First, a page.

• The first group is interested in representing coding itself. For instance, the printout of “Turtle geometry” a system created in 1069, that demonstrates how the effective use of computers can change the way students interact and understand mathematics. The system was created by the MIT professor Hal Abelson who was an activist for internet freedom . “Turtle geometry” was very influential on the world of technology education and it was presented in the auction as a commemorative print out of one of the earliest versions signed by Abelson.
  • The second group of interactive artists aim to create artwork where code is not directly represented, but where the spectator can see its power to build pieces that are practical or have an aesthetic value. For example, DEVart is a platform where programers push the limits of art and technology to create wonderful art installations. The platform gathered three of the best interactive artists of the world to create a unique art piece using code for the exhibition Digital revolution which explores and celebrates the influence of artificial intelligence, virtual reality and other technologies on how art is executed and understood.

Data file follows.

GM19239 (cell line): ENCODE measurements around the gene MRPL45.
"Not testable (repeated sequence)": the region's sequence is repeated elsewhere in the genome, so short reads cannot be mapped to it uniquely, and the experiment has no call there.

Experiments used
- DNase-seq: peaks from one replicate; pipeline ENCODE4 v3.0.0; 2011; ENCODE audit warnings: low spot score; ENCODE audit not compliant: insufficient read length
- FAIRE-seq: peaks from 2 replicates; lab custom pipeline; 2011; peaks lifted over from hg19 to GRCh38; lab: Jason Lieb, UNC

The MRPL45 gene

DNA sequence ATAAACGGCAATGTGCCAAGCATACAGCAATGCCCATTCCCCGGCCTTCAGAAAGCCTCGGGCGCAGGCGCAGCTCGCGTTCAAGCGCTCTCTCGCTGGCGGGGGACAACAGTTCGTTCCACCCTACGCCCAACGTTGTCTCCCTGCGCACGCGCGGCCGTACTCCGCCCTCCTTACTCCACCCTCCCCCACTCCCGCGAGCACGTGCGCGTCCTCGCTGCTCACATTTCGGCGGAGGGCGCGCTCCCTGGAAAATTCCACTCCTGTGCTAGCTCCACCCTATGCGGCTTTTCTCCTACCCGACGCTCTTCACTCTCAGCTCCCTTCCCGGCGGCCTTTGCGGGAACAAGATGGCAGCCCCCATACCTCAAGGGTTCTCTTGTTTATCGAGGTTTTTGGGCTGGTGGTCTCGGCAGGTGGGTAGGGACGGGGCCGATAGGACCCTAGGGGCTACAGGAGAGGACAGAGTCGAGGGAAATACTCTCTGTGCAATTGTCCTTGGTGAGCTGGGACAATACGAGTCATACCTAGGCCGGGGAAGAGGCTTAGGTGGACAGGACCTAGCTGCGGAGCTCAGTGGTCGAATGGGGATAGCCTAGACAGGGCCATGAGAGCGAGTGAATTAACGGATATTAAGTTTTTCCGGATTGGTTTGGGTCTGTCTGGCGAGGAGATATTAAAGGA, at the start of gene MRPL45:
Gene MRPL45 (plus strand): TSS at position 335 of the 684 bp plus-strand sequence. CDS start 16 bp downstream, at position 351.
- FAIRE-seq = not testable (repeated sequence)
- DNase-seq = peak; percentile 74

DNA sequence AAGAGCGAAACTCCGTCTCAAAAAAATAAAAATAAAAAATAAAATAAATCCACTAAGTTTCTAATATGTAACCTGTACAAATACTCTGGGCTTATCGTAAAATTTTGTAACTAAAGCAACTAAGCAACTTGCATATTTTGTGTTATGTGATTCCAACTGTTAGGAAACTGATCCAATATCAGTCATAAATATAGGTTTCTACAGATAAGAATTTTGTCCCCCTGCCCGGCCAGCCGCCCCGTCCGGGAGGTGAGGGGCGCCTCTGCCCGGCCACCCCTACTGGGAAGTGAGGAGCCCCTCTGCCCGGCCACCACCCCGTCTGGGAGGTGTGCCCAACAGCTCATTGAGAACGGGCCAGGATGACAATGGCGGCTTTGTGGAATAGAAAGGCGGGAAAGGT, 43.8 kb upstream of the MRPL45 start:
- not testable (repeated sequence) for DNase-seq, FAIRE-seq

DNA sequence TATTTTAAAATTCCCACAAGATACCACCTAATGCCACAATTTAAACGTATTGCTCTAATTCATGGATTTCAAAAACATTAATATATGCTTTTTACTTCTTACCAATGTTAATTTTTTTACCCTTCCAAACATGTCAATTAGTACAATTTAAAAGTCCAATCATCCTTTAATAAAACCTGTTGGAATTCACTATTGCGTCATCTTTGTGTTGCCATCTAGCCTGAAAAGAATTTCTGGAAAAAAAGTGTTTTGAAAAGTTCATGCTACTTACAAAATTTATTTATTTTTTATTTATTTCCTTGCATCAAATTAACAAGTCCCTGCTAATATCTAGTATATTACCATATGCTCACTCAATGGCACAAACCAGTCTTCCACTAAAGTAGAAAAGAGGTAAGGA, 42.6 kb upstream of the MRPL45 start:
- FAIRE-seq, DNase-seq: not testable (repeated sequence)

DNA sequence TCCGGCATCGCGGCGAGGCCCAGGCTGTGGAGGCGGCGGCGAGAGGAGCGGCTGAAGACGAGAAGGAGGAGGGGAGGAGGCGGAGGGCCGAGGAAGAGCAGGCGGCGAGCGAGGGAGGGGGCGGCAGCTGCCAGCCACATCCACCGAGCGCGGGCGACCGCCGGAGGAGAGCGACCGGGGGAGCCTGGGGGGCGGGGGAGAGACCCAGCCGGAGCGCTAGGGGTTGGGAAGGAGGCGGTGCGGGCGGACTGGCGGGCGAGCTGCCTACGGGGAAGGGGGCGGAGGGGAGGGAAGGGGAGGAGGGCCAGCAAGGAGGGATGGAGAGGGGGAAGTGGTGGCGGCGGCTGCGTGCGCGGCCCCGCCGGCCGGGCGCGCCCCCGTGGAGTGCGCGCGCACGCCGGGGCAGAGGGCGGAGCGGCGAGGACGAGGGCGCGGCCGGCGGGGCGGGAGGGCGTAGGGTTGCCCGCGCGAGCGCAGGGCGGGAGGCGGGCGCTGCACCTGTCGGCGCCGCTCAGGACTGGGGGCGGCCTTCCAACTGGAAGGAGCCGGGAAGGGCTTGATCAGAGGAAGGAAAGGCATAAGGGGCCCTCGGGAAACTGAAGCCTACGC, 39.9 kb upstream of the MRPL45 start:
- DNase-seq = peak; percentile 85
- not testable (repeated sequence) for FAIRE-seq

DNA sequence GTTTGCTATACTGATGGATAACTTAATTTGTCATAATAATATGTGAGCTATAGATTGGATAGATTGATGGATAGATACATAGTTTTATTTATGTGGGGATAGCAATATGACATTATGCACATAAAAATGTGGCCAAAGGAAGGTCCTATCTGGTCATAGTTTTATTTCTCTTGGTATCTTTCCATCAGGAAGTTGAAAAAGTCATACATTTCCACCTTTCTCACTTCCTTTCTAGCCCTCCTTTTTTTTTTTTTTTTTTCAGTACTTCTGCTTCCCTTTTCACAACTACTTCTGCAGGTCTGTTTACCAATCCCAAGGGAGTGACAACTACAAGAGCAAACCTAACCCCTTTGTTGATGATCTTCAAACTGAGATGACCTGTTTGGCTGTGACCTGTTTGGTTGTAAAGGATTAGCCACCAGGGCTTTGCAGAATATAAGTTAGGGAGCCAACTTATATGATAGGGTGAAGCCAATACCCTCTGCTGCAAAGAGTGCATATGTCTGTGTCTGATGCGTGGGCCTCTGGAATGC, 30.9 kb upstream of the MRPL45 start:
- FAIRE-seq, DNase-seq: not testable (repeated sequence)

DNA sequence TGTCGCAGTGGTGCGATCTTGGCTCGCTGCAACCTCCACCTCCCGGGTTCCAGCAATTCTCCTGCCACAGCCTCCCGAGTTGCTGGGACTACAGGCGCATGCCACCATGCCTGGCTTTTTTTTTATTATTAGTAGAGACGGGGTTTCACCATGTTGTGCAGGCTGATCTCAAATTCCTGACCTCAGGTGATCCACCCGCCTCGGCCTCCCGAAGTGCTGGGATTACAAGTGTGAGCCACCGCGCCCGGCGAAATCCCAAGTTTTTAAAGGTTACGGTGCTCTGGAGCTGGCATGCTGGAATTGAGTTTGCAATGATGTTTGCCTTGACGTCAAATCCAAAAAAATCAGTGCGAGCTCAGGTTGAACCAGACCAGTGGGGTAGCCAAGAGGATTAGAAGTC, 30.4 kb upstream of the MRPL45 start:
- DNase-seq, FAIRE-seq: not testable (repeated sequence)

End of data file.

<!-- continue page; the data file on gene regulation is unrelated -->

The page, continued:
Also, the “var t;” initiative combines art and code to encourage people to learn how to code by means of famous artworks. The founder of this initiative, Jenn Schiffer, a web developer and artist, believes in learning from both art and technology by recreating famous paintings with JavaScript. She created a website with a very familiar tone where she talks about her processes and how her personal experience can relate with the life of the artists whose artwork she is interested in. The website is divided into sections, each one of them dedicated to examine the motivations and objectives of artists as well as to narrate and illustrate her process of recreating these art pieces with JavaScript.

Is technology allowing everyone to become an artist? The “democratization” of art

A new form of art has emerged and access to art has also changed. Nowadays, it is not necessary to go to a gallery or museum to look at a piece of art; now you can have it in your mobile. In fact, today many artforms need technology to be completed: augmented and virtual reality, audio tours, touch-screens, and the Internet are becoming crucial for audiences to enjoy art.